Jetting off to a winter wonderland ski resort is a dream come true for many - and it’s likely that we all know a would-be ski instructor. A social media page brimming with photos and videos of snow-covered slopes, stunning mountain views, world-class tricks, and the exuberant apres-ski life are all a part of the package.
It’s a common misconception to think of skiing as just a hobby that you can’t make a living out of. The reality is that you can be a full-time ski or snowboard instructor and travel with the seasons. You’ll not only be living your dream job, but you’ll also be seeing all corners of the world.
With some know-how from the experts at SIA Austria, a ski instructor academy, we’ve got a guide to help you do just that.
The timeless ski instructor
The concept of travelling with the seasons revolves around jetting off to prime winter season locations across the globe so that you can have a full ski season calendar all year round.
Shred in the French or Austrian Alps from December to April, then head to Argentina in the Southern Hemisphere for a ski season from June to October. With a total of 8,574 skiers visiting France in 2020 and 2,960 who visited Austria, you’re sure to have a lot of eager ski students in Europe.
If you feel like exploring the Northern Hemisphere beyond Europe, you can go to Canada in North America, where the season runs from late November to late April, or Japan in East Asia.
Japan’s doors open to skiers from mid-to-late December and close around late March or early April. The country is ideal for beginners as the snow is very soft so you will have a lot of teaching opportunities.
What if you can’t travel?
There are several reasons why you might not be able to have a ski season abroad - including affordability, personal circumstances, or global travel restrictions.
According to Statista, COVID-19 has had a significant impact on the occupancy rates in ski resorts in France during winter 2020 to 2021. The occupancy rate in ski resorts with large domains was 24 per cent, while small resorts at lower altitudes had a better occupancy rate of 42 per cent.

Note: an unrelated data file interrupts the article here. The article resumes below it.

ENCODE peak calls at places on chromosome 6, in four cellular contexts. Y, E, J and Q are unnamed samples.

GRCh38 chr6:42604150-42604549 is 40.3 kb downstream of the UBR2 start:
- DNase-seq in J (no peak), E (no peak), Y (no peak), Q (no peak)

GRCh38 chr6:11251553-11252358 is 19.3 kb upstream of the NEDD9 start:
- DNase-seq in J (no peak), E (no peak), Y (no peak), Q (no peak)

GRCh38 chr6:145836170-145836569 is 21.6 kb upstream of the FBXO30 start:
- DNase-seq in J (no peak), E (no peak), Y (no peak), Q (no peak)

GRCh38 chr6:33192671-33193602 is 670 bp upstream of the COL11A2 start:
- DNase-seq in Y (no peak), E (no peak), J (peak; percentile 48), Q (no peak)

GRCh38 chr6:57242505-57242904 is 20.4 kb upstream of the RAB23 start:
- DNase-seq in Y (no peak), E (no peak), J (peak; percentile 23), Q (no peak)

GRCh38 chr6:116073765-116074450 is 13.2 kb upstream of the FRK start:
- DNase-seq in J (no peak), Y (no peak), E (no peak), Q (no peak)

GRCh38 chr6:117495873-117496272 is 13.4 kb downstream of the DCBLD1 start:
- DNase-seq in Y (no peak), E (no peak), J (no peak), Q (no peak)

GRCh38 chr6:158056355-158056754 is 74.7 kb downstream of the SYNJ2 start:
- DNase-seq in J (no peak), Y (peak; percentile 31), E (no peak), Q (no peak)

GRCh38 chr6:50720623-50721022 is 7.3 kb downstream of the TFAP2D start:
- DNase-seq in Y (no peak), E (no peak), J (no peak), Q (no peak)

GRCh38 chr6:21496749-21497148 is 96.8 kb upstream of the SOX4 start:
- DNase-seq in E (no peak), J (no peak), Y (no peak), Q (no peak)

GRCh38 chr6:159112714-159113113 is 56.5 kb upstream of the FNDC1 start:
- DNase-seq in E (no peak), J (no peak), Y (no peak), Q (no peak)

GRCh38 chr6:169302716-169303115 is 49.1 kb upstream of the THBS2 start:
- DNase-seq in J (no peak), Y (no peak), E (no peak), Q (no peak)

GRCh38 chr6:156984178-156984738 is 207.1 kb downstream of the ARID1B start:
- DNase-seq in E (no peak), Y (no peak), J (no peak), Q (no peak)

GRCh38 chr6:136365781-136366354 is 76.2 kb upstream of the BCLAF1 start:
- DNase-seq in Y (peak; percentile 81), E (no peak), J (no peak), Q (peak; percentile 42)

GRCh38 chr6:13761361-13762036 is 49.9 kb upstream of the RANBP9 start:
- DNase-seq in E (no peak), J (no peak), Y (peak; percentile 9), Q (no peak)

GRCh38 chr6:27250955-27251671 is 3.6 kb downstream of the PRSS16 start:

On the contrary, between 2016 and 2019, large and very large ski resorts were more popular. Throughout that period, 39 per cent of skier-days were spent on the slopes of large ski resorts, and another 39 per cent on the slopes of very large ski resorts. Only 13 per cent of skier-days were spent on medium-sized ski resorts and another 9 per cent on small ski resorts.
Even though winter 2020 to 2021 was a poor season for ski and snowboard instructors, ski resorts were not fully closed as they were in winter 2019 to 2020.
If you find yourself in a situation where you aren’t able to find a winter wonderland destination abroad, hope is not lost. You can explore the options that your home country has to offer.
In the UK, Nevis Range, Glenshee, and Glencoe Mountain are some of the most popular ski resorts. Although their elevation is low, they’re still great places to put your instructor skills into practice.
Alternatively, many indoor ski slopes are also on the lookout for ski and snowboard instructors, so it’s worth exploring this opportunity when you aren’t able to travel.
How to become a ski instructor?
The life of a full-time ski instructor is a dream come true for many. You’re indulging in your passion for powder, while constantly meeting new people and exploring all corners of the world through the lenses of your goggles.
So, if you’re interested in learning how to take on this dream job, here are the basic steps you need to follow.
- Decide whether you want to teach in one particular country or you want to travel. Each country has its own governing body that manages all ski and snowboard instructors and is signed up to the ISIA (International Ski Instructor Association). Make sure that the country in which you are undertaking your course gives a qualification that is recognised in multiple countries.
- Find a course. You don’t need any qualifications to start one, but you need to have a basic level of competency. The course will help you progress on your skiing journey and will also aid your teaching journey.
- Once you’ve attained your desired level of competency and earned your certificate, you can start looking for a job at a ski school.
- Upskill. There are four main levels of qualification, which means that only the sky is the limit when it comes to your ski instructor journey.
Can you make a living as a ski instructor?
Making a living as a ski instructor is definitely possible, especially if you decide to do it full-time.
According to Snow Recruiter, you could earn anywhere from an average of €11.37 an hour as a ski instructor in the UK to an average of €52.05 an hour working in France. Not only are the rates above the national minimum wage, but they’re also quite competitive depending on your desired travel destination.
You should consider that if you’re working as a part-time ski instructor, you’ll only be earning for four months of the year. Whereas, if you are a full-time ski instructor and are travelling with the seasons, you’re looking at a double, if not triple the salary. Keep in mind your expenses, as well, such as flights, accommodation, and lifestyle.